Monday, September 20, 2010

An Amazing Weekend

It may be Monday, but I still have the same grin on my face as I had during the weekend. It was amazing!

Friday afternoon I left Saint Louis to head to Columbus, Ohio to flag the USAC .25 Midget race. The drive to Columbus was long as my upcoming panel I am on with Temple Grandin at the USAAA world conference dominated my thinking. It would not be a lie if I said it was the only thing I thought about.

By the time I got in Indianapolis (about halfway to Columbus) I was exhausted from the internal run-around my mind was doing. I kept trying to decide what I will say, but nothing felt right and traffic was dense so nothing positive came from my continuous debate on what to say.

As the Indiana/Ohio border neared I got hungry so I left the interstate and got off in Richmond. Unbeknownst to me as I neared the Wendy's, I would, as I was eating, realize that this was the exit I had my 2nd ever book signing at back in April 2009. I really wanted to drive the extra mile to visit the Hastings store, but the road was under construction and traffic was snarled up so I didn't go, but it was a fresh reminder of just how far I have come, in regards to confidence, since that book signing.

I got to Columbus and found my way to the track where set up was underway. I breathed two sighs of relief as I made it there because 1. I stopped thinking about what to say on that panel and 2. I was back at a USAC event.

Worrying is something I am good at and ever since that one bobble at Indy during the Battle at the Brickyard ( I was worried I would never be working at a USAC ever again. I'm glad I was wrong!

It may have only been my 2nd event, but arriving at the track and being with the other staff felt natural to me. I know I have said this a lot, but having confidence is vital and I had it. In any new situation I am going to be quiet, shy, timid, and probably a little frightened. But, should I survive the first situation I will start building confidence up. Sometimes this is fast, sometimes this is slow, perhaps painfully slow, but with each time my movements become more natural and all the small things that set me back will slowly become transparent.

Because this was a race track and the USAC staff and organization are top notch the transition time was just one event. I was at home, or rather Kansas for those that know that meaning, and it may have been Friday night but I was already counting down the minutes until Saturday morning when racing would take place.

Sleep came easy as I was exhausted from all my internal debate and the morning came and I was anxious to go. All the worries I had in July about race procedure and the like were gone. I knew the program, I knew what was expected of me, I knew the lingo and I was ready to go. From the start of practice I was comfortable and confident and having just an amazing time.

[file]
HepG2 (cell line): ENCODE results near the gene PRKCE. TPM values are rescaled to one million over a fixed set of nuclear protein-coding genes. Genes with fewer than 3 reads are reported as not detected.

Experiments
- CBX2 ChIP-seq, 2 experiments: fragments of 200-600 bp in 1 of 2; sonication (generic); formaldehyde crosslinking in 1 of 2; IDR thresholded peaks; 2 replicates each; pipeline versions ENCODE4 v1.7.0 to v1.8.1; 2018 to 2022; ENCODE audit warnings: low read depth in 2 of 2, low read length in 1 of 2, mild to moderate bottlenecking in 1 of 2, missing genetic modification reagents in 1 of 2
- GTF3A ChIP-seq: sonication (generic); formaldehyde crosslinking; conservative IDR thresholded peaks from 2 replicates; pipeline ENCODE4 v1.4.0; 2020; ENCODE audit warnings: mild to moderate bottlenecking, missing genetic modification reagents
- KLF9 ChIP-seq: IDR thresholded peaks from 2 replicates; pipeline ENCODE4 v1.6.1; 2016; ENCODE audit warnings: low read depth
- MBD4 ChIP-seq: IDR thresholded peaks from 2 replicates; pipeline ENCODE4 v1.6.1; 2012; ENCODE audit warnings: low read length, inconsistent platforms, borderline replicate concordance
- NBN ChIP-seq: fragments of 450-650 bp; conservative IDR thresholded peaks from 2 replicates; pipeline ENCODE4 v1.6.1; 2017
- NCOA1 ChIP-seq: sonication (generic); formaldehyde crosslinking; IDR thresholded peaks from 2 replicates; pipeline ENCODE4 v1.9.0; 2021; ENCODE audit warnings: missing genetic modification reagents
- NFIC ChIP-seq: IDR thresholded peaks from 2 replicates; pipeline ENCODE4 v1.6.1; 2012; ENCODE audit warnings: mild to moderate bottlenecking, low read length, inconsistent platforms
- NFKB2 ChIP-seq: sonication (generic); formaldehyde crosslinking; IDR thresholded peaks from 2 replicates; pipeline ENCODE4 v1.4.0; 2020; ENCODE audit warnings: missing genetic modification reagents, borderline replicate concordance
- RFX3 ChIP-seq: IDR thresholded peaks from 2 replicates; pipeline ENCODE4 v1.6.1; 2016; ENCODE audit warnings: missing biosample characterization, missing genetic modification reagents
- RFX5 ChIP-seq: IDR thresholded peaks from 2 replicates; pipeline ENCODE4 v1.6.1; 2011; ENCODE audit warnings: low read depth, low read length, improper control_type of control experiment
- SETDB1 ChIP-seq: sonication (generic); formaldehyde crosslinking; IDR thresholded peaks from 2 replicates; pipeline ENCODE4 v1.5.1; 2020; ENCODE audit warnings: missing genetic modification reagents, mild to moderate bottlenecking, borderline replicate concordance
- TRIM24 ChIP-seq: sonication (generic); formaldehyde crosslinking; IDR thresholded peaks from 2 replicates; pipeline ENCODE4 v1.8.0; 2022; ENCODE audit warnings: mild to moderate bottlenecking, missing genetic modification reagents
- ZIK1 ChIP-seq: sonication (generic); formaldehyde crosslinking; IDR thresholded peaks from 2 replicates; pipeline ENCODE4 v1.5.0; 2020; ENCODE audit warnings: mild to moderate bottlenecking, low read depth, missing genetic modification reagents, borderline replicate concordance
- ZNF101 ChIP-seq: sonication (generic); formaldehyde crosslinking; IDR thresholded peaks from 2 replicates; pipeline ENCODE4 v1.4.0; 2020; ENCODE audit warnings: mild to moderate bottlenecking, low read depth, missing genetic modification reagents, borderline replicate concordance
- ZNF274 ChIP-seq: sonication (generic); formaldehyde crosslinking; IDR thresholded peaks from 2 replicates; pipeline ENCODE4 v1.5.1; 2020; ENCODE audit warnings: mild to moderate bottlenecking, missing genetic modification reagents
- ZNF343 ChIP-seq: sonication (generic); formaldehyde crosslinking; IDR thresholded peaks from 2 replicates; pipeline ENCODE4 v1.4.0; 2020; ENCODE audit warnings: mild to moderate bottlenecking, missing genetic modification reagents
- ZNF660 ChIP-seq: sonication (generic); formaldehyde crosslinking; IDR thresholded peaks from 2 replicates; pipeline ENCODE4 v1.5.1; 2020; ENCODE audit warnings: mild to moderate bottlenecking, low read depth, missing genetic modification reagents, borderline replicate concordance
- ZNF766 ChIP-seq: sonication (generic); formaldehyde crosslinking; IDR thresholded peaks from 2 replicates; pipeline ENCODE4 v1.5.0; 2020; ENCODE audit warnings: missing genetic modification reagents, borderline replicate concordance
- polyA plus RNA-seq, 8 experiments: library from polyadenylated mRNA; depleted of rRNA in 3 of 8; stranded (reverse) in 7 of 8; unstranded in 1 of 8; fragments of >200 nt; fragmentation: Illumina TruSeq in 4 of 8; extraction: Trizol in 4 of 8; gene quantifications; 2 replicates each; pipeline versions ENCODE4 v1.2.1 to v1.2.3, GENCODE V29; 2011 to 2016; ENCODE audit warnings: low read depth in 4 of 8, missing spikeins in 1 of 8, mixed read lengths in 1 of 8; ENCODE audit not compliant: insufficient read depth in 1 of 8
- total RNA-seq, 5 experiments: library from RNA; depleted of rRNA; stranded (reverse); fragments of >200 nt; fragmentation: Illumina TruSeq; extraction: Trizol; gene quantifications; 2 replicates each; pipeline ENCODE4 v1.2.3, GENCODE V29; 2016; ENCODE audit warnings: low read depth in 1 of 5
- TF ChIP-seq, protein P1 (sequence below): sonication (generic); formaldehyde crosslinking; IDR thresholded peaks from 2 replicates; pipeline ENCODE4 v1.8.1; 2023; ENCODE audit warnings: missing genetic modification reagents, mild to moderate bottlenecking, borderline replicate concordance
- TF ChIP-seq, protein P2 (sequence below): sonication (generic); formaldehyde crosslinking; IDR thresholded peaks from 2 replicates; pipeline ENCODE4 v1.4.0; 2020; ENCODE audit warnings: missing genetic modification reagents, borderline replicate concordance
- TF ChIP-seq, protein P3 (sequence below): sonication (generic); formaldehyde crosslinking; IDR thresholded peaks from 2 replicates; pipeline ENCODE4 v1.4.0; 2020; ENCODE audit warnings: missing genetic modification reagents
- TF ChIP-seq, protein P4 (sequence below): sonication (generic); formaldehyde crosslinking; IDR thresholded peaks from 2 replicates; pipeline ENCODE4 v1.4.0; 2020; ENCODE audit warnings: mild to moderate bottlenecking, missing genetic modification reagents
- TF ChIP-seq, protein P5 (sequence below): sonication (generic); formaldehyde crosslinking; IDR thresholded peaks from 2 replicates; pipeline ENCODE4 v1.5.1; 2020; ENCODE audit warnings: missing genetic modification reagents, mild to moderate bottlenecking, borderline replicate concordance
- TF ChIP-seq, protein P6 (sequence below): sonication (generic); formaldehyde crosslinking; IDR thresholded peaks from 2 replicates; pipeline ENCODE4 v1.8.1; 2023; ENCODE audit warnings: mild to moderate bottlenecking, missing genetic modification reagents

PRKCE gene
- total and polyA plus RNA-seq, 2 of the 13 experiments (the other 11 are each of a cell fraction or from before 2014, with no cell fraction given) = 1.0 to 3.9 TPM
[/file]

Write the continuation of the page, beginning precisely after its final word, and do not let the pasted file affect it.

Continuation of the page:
Saturday on the .25 track went by quickly and Saturday night started. Columbus Motor Speedway has the .25 track as well at the big track on the grounds. Saturday night the USAC National Midget Series was in action as well as the Midwest Ford Focus Midget series and the Focus Young Guns series. The guy who hired me for the .25 race told me that I might be doing some flagging that night, but he left the .25 track before I had a chance to catch up with him so I was in a fog as to what to do.

5PM and came I rolled my flags up, put them in my bag, and walked to my car. I could see the big USAC semi-truck so I walked in that direction hoping I would see the person who would give me direction. Cars were already practicing on the big track so he was up in the tower talking to the drivers on track via a one-way radio.

I had many options I could do but didn't know what the right one was. I could ask any of the staff around the trailer, I could use a radio, or I could try a text message on my phone. Ten minutes of debate happened as I stood in the trailer with a look that stressed just how lost I was. I did crack a smile when I realized that most people probably don't get into these situations of not knowing what to do. Well, perhaps they do, but they then know how to get out of it. Myself, in this situation, had no confidence because I had never been in this situation at this track.

Did you see what happened here? I went from knowing everything at the .25 track, to an environment where I didn't know the unspoken rules and protocols and was instantly set back. In my presentations I state that "Kansas" is that place that I feel the most comfortable and am not paralyzed. However, if I take one step, just one tiny step, out of Kansas and I do become paralyzed. This was one of those tiny steps.

So I continued to worry about what to do and I had the text already written, but I didn't know if he'd be angry if I sent it.